In order to overcome this, academics are urging universities to seriously start strengthening students’ English-language skills by making it a working language at their campuses.
“While, Thais’ average TOEFL [Test of English as a Foreign Language] score stands at about 450; [students from] Laos, Cambodia and Myanmar have averaged around 500. Malaysia and Singapore were even higher at approximately 550 on average,” Sriwika Mekthavatchaikul said at a seminar on improving the capacity and quality of universities ahead of the Asean Economic Community.
She is part of a subcommittee that studies institutions’ readiness for the AEC, which kicks off in 2015. The seminar was held at the National Institute of Development Administration by the Inter-national Institute for Trade and Development and attended by representatives from universities and several educational institutes.
Sriwika advised lecturers to make English the first language in campuses and start using technical terms more often while lecturing. Former education minister Prof Wijit Srisa-arn said usually English is included in university curriculum and accounts for at least six credits, and some universities had technical English courses, but that was not enough.
“It is necessary for us to promote the use of English and learn how to use the language with people from other Asean countries,” Wijit said.
The Financial Action Task Force on Money Laundering (FATF) met last week in Paris, and agreed that Thailand would be considered for removal from the blacklist after making significant progress in meeting international standards, Sihanart said.
The FATF would send a team of experts to Thailand in May to confirm the country had reinforced laws and measures, he said, adding that the expert team would report its findings to the FAFT in June.
The FATF had required of Thailand that it issued new and more-standardised regulations covering access to financial-services customers’ facts, that it fixed loopholes in its anti-money laundering law, and that it encouraged and supervised financial institutes in their execution of these changes.
The center will collect and analyse all data related to water flow and flooding in the river basin from 12 relevant agencies, including the Royal Irrigation Department, Agriculture and Cooperatives Ministry, Meteorological Department, Hydrographic Department, Marine Department, and Bangkok Drainage and Sewerage Department.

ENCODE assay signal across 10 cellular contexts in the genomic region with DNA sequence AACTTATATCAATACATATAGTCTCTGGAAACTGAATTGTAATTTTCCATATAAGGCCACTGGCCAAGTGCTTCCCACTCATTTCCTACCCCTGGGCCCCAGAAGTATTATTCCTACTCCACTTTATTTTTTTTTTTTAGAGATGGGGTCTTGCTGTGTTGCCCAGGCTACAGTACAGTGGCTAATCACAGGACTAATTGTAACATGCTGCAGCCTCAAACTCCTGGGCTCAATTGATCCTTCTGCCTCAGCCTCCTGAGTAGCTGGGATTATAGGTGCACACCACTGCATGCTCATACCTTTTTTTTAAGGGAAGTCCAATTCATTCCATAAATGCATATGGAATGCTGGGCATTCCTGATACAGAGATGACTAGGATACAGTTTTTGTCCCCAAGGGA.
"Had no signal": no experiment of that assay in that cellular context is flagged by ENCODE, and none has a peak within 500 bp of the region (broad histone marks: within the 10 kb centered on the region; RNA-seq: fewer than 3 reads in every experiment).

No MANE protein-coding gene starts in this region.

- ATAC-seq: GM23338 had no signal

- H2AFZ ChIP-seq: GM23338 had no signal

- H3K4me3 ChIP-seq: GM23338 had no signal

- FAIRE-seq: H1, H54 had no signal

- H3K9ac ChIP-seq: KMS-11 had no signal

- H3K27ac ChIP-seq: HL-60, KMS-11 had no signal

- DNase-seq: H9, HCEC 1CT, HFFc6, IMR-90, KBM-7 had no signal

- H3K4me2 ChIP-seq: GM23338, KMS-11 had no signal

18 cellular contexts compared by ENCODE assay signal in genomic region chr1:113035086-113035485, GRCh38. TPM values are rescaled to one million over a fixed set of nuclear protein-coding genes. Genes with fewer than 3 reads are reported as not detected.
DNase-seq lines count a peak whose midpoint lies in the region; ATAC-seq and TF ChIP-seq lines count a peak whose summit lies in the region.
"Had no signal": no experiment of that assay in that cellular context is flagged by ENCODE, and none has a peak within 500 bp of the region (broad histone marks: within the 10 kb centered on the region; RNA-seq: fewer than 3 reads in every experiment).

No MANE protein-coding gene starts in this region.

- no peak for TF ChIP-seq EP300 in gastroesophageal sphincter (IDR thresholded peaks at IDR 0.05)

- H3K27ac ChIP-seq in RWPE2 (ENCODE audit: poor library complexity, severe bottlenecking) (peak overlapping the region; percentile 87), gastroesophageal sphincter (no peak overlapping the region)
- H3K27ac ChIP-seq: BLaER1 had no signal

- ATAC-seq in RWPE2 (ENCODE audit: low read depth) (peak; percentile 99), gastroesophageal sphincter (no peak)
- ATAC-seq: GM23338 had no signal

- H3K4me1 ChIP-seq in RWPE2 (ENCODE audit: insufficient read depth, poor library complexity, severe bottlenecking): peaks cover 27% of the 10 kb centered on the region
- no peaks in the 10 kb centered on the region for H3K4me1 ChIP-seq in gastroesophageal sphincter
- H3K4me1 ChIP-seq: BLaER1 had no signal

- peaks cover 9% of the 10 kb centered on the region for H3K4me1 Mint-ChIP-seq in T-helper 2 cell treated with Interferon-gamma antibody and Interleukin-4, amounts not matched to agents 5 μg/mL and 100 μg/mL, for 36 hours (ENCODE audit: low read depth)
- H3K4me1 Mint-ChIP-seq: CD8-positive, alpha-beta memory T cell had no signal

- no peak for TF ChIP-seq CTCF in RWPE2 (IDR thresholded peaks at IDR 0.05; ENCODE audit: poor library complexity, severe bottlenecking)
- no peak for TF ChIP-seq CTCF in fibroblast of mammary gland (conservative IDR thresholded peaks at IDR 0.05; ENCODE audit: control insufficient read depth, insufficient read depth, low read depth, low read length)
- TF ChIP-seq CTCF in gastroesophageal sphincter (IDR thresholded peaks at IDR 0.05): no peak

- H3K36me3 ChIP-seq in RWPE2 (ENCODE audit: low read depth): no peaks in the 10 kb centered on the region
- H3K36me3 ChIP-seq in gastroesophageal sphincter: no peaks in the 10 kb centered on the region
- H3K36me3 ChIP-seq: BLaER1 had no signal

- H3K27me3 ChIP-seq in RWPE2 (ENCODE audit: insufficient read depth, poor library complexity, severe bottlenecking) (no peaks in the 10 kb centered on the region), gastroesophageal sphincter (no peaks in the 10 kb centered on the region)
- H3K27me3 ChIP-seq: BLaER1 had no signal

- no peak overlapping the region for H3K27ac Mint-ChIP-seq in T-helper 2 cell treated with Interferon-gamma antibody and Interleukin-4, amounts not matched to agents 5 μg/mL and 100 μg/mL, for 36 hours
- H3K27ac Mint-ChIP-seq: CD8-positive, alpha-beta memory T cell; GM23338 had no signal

The center will then analyse the data, which will be used by the Water and Flood Management Commission to help formulate a strategy for tackling water issues such as floods and droughts. More than 1.9 billion baht of the government’s 120-billion-baht anti-flood budget has been used to set up the center, located at Soi Rang-Nam.
It will be run by the Science and Technology Ministry’s Hydro and Agro Informatics Institute (HAII) and Geo-Informatics and Space Technology Development Agency (GISTDA).
“We will use all the data and information available to deliver forecasts for flooding in and beyond a 45-day window,” said HAII director Royol Jitdon.
“As a result we should know the exact time and place that floods will hit and be able to deal with the situation immediately,” he added.
Systems used to collect, analyse and manage the data include unmanned aerial drones, hydrographic survey boats, water-metre stations, closed-circuit TV, satellite images and automated sluice gates. To date, over 600 water-metre stations have been installed in Bangkok and on main rivers across the country.
The center has already surveyed 5,600 kilometres of rivers in the capital and nearby cities for depth and conditions. However, Royol said the center’s data system needed better technology to improve its capacity to forecast and estimate water- and climate-related crises.
He said the 5bn center was launched in a bid to create a single nationwide information resource for authorities and was part of the government’s wider 350-billion-baht water and flood management project.
Anond Snidvongs, GISTDA director, has raised his concern over the center’s security protection system, which he said might not be strong enough to withstand attacks from hackers. “We need time to improve the system,” he said.
— Phuket Gazette Editors
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